Induced Taxes


DEFINITION of 'Induced Taxes'

Within the context of macroeconomics and fiscal policy, a type of tax that changes when an economy's real gross domestic product (GDP) changes. The relationship between induced taxes and GDP is positive; as real GDP rises, taxes will also rise, and visa versa.

BREAKING DOWN 'Induced Taxes'

Induced taxes can be used by a government as an automatic economic stabilizer. For example, when the level of real GDP falls substantially, which is indicative of an economic recession, the government can reduce taxes to help spur economic growth.

By reducing taxes in the short-term, an economy's consumption expenditure will increase, causing a rise in the short-term GDP.

  1. Gross Domestic Product - GDP

    The monetary value of all the finished goods and services produced ...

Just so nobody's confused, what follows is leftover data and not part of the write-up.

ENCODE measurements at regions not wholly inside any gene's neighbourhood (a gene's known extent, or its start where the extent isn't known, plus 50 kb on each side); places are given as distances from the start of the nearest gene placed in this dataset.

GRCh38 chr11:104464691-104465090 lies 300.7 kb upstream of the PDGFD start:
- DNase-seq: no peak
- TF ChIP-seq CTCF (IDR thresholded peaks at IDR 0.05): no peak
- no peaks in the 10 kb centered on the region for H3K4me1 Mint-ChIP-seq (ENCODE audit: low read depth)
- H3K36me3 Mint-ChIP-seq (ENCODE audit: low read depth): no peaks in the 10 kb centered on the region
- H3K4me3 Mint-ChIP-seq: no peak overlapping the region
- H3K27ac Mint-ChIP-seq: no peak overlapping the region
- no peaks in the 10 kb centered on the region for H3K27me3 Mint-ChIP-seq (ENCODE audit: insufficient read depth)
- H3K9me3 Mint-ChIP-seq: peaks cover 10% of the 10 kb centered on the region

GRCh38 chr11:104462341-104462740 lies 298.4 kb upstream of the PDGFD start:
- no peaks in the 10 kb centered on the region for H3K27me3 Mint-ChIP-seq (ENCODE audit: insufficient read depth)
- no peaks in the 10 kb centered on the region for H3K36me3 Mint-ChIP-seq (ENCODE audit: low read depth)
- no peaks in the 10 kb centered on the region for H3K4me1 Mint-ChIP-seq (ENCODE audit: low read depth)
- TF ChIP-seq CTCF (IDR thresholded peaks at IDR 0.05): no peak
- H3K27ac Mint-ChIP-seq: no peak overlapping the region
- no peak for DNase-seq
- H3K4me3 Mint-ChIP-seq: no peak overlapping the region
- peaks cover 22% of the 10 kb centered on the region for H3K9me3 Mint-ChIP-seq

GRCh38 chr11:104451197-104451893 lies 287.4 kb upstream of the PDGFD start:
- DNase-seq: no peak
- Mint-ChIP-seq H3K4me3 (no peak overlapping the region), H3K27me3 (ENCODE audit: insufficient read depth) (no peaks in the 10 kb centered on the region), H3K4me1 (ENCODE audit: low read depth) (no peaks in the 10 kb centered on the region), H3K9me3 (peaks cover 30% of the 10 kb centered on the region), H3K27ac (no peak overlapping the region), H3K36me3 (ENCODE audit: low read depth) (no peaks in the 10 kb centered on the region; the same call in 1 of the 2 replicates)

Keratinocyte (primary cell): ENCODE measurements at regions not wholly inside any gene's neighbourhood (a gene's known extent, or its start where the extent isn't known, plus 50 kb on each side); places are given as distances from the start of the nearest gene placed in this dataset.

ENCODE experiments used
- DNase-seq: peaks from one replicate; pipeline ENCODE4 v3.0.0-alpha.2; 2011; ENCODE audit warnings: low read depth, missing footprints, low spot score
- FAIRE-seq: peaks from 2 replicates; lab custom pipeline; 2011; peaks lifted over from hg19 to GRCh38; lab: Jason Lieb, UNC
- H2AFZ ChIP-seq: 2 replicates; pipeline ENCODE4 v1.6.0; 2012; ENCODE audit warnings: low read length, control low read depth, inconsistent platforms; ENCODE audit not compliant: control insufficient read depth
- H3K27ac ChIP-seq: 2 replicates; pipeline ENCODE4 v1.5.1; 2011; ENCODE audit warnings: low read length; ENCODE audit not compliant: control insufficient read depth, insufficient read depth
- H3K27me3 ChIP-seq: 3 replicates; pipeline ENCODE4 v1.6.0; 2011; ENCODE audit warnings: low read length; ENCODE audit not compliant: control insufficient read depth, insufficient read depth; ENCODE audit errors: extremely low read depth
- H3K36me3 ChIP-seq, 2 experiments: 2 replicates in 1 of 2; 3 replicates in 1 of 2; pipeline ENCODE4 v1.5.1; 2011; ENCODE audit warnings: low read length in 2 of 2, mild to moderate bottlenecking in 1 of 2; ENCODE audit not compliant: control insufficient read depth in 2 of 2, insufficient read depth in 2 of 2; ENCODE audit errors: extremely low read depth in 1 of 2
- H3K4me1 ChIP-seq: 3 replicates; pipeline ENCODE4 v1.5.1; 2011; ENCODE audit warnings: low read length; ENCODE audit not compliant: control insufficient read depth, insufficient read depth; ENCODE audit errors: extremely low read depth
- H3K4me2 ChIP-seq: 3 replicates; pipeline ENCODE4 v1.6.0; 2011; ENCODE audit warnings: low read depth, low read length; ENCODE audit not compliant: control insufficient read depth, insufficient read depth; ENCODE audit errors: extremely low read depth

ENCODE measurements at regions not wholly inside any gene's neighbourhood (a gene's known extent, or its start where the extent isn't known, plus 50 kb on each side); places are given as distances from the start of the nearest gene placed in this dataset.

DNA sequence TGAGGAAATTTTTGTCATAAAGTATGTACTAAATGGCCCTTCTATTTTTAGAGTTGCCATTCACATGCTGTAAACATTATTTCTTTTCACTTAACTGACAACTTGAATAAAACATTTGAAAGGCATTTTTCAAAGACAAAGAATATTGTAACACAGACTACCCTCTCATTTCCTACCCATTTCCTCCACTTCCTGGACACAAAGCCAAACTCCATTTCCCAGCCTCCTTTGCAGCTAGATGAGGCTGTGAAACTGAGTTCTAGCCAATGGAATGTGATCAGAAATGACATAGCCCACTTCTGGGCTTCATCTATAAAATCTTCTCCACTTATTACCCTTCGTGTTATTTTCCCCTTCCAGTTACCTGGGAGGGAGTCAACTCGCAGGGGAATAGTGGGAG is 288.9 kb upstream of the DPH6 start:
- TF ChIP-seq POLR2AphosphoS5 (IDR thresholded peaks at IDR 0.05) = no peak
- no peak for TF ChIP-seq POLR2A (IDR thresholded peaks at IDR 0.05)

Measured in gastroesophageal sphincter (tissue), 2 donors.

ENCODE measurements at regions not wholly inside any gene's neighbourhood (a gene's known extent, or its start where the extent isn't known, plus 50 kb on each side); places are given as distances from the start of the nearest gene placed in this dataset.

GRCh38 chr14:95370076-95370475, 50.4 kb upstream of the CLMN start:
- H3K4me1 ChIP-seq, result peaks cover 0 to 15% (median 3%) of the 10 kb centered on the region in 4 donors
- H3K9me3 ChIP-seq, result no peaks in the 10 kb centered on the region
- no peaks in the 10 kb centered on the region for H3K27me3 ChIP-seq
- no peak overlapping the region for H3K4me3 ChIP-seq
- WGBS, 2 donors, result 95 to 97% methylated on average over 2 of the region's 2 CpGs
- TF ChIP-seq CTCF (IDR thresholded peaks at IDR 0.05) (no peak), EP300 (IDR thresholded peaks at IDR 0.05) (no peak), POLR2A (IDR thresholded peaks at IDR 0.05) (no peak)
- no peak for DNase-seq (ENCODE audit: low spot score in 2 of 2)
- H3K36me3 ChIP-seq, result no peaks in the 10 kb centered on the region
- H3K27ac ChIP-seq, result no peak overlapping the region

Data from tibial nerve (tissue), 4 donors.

2. Stealth Taxes

    A type of levy that governments use to increase their revenues ...
  3. Real Gross Domestic Product (GDP)

    An inflation-adjusted measure that reflects the value of all ...
  4. Taxes

    An involuntary fee levied on corporations or individuals that ...
  5. Recession

    A significant decline in activity across the economy, lasting ...
  6. Nominal GDP

    A gross domestic product (GDP) figure that has not been adjusted ...
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